View details for Web of Science ID 000399157100001

    View details for PubMedID 28406177

  • Thermal Brillouin noise observed in silicon optomechanical waveguide JOURNAL OF OPTICS Van Laer, R., Sarabalis, C. J., Baets, R., Van Thourhout, D., Safavi-Naeini, A. H. 2017; 19 (4)
  • Enabling Strong Coupling in Nanoscale Silicon Optomechanical Waveguides Van Laer, R., Safavi-Naeini, A., IEEE IEEE. 2017
  • Engineering interactions between superconducting qubits and phononic nanostructures PHYSICAL REVIEW A Arrangoiz-Arriola, P., Safavi-Naeini, A. H. 2016; 94 (6)
  • Design of nanobeam photonic crystal resonators for a silicon-on-lithium-niobate platform OPTICS EXPRESS Witmer, J. D., Hill, J. T., Safavi-Naeini, A. H. 2016; 24 (6): 5876-5885


    We outline the design for a photonic crystal resonator made in a hybrid Silicon/Lithium Niobate material system. Using the index contrast between silicon and lithium niobate, it is possible to guide and confine photonic resonances in a thin film of silicon bonded on top of lithium niobate. Quality factors greater than 106 at optical wavelength scale mode volumes are achievable. We show that patterning electrodes on such a system can yield an electro-optic coupling rate of 0.6 GHz/V (4 pm/V).

    View details for DOI 10.1364/OE.24.005876

    View details for Web of Science ID 000373395700046

    View details for PubMedID 27136784

  • Nonlinear Radiation Pressure Dynamics in an Optomechanical Crystal PHYSICAL REVIEW LETTERS Krause, A. G., Hill, J. T., Ludwig, M., Safavi-Naeini, A. H., Chan, J., Marquardt, F., Painter, O. 2015; 115 (23)
  • Phonon counting and intensity interferometry of a nanomechanical resonator NATURE Cohen, J. D., Meenehan, S. M., MacCabe, G. S., Groeblacher, S., Safavi-Naeini, A. H., Marsili, F., Shaw, M. D., Painter, O. 2015; 520 (7548): 522-525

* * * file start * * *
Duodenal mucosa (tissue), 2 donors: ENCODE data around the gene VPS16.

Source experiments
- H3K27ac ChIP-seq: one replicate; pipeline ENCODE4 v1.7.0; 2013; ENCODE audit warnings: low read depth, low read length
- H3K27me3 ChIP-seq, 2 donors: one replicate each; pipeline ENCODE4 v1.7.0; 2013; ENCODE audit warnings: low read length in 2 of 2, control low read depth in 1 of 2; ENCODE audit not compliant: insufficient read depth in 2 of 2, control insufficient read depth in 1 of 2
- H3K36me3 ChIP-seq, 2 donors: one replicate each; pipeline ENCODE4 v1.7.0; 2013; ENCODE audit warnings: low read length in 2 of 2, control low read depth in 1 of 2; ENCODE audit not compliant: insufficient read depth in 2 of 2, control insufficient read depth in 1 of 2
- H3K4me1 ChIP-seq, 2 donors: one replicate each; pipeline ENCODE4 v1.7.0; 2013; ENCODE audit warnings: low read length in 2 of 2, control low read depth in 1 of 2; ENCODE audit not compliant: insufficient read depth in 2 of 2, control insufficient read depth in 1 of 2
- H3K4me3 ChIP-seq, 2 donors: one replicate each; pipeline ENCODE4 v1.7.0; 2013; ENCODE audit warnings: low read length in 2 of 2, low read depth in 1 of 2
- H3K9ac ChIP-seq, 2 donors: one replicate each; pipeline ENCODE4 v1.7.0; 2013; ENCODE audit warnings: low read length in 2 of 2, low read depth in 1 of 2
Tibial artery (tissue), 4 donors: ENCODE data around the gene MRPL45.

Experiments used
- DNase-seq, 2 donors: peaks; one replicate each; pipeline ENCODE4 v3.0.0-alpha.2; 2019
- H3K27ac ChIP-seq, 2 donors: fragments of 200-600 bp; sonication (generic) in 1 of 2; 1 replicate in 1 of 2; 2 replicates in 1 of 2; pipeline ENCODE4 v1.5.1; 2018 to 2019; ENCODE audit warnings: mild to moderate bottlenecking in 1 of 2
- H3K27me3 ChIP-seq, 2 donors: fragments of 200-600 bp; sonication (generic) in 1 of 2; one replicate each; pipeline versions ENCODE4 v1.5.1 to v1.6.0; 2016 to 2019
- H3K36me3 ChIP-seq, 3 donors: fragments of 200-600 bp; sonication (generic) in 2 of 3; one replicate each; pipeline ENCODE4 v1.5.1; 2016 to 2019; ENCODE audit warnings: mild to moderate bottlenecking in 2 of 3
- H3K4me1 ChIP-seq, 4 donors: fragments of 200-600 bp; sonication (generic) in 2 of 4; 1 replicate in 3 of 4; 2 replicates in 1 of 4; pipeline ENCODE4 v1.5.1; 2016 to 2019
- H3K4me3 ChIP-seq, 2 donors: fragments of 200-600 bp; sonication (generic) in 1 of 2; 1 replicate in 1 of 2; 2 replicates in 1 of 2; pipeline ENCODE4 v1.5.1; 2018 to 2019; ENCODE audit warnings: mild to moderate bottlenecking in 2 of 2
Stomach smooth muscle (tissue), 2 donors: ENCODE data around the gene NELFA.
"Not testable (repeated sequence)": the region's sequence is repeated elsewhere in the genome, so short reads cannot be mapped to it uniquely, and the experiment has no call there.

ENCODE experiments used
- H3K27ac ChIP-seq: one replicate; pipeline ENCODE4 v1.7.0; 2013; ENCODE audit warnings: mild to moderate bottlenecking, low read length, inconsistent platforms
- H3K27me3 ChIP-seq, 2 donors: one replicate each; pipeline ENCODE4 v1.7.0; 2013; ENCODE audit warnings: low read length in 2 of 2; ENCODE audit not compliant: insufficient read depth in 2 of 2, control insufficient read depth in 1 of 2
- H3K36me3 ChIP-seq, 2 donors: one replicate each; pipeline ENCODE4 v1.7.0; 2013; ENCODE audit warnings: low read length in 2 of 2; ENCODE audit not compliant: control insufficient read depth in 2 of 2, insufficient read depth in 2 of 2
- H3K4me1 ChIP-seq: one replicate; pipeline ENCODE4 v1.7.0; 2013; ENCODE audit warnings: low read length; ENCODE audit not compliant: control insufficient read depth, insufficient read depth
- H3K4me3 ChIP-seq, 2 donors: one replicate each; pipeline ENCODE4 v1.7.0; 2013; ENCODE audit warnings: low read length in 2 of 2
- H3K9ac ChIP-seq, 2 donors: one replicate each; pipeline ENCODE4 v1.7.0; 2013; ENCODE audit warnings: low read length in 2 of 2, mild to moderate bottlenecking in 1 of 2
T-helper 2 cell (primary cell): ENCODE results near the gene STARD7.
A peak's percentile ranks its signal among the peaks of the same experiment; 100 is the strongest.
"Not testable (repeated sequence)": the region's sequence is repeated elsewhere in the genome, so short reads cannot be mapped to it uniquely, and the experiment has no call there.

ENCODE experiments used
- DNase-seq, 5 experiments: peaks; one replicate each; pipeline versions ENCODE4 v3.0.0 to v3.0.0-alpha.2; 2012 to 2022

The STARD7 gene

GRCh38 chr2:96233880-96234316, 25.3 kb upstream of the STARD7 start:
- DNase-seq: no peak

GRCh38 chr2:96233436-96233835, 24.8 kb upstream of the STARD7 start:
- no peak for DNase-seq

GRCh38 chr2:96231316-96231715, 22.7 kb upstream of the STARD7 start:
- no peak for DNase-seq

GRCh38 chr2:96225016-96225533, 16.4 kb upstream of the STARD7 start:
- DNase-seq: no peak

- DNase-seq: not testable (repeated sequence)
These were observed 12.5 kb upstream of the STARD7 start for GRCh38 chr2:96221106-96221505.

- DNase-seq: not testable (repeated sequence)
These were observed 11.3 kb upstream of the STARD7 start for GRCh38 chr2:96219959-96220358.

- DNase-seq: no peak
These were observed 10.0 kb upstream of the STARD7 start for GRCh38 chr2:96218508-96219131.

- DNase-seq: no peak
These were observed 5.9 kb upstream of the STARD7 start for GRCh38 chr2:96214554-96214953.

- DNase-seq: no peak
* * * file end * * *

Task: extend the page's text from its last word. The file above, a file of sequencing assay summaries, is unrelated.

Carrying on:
In optics, the ability to measure individual quanta of light (photons) enables a great many applications, ranging from dynamic imaging within living organisms to secure quantum communication. Pioneering photon counting experiments, such as the intensity interferometry performed by Hanbury Brown and Twiss to measure the angular width of visible stars, have played a critical role in our understanding of the full quantum nature of light. As with matter at the atomic scale, the laws of quantum mechanics also govern the properties of macroscopic mechanical objects, providing fundamental quantum limits to the sensitivity of mechanical sensors and transducers. Current research in cavity optomechanics seeks to use light to explore the quantum properties of mechanical systems ranging in size from kilogram-mass mirrors to nanoscale membranes, as well as to develop technologies for precision sensing and quantum information processing. Here we use an optical probe and single-photon detection to study the acoustic emission and absorption processes in a silicon nanomechanical resonator, and perform a measurement similar to that used by Hanbury Brown and Twiss to measure correlations in the emitted phonons as the resonator undergoes a parametric instability formally equivalent to that of a laser. Owing to the cavity-enhanced coupling of light with mechanical motion, this effective phonon counting technique has a noise equivalent phonon sensitivity of 0.89 ± 0.05. With straightforward improvements to this method, a variety of quantum state engineering tasks using mesoscopic mechanical resonators would be enabled, including the generation and heralding of single-phonon Fock states and the quantum entanglement of remote mechanical elements.